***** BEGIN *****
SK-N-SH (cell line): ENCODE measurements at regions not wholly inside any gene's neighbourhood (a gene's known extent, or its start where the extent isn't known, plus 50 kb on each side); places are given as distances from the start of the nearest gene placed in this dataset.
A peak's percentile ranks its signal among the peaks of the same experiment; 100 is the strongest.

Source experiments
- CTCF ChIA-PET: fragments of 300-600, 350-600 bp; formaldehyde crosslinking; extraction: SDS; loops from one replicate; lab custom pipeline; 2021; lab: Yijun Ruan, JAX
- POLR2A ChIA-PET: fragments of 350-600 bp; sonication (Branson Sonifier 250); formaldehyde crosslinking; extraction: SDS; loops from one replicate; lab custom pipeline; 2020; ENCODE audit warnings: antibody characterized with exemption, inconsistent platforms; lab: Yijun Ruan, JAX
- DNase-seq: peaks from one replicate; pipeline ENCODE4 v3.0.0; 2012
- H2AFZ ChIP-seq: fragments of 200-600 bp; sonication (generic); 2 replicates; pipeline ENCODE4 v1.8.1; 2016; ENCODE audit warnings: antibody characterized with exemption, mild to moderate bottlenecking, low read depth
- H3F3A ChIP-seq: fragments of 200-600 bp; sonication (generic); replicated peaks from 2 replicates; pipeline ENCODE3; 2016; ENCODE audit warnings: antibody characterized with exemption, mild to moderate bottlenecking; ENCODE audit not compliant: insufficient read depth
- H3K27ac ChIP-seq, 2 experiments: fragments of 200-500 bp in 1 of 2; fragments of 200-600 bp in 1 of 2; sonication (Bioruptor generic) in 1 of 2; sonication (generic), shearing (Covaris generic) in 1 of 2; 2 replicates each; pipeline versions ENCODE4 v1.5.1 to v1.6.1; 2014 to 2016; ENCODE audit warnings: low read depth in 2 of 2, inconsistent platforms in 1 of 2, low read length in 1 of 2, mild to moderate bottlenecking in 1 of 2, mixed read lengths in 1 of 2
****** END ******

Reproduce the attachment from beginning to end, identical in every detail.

SK-N-SH (cell line): ENCODE measurements at regions not wholly inside any gene's neighbourhood (a gene's known extent, or its start where the extent isn't known, plus 50 kb on each side); places are given as distances from the start of the nearest gene placed in this dataset.
A peak's percentile ranks its signal among the peaks of the same experiment; 100 is the strongest.

Source experiments
- CTCF ChIA-PET: fragments of 300-600, 350-600 bp; formaldehyde crosslinking; extraction: SDS; loops from one replicate; lab custom pipeline; 2021; lab: Yijun Ruan, JAX
- POLR2A ChIA-PET: fragments of 350-600 bp; sonication (Branson Sonifier 250); formaldehyde crosslinking; extraction: SDS; loops from one replicate; lab custom pipeline; 2020; ENCODE audit warnings: antibody characterized with exemption, inconsistent platforms; lab: Yijun Ruan, JAX
- DNase-seq: peaks from one replicate; pipeline ENCODE4 v3.0.0; 2012
- H2AFZ ChIP-seq: fragments of 200-600 bp; sonication (generic); 2 replicates; pipeline ENCODE4 v1.8.1; 2016; ENCODE audit warnings: antibody characterized with exemption, mild to moderate bottlenecking, low read depth
- H3F3A ChIP-seq: fragments of 200-600 bp; sonication (generic); replicated peaks from 2 replicates; pipeline ENCODE3; 2016; ENCODE audit warnings: antibody characterized with exemption, mild to moderate bottlenecking; ENCODE audit not compliant: insufficient read depth
- H3K27ac ChIP-seq, 2 experiments: fragments of 200-500 bp in 1 of 2; fragments of 200-600 bp in 1 of 2; sonication (Bioruptor generic) in 1 of 2; sonication (generic), shearing (Covaris generic) in 1 of 2; 2 replicates each; pipeline versions ENCODE4 v1.5.1 to v1.6.1; 2014 to 2016; ENCODE audit warnings: low read depth in 2 of 2, inconsistent platforms in 1 of 2, low read length in 1 of 2, mild to moderate bottlenecking in 1 of 2, mixed read lengths in 1 of 2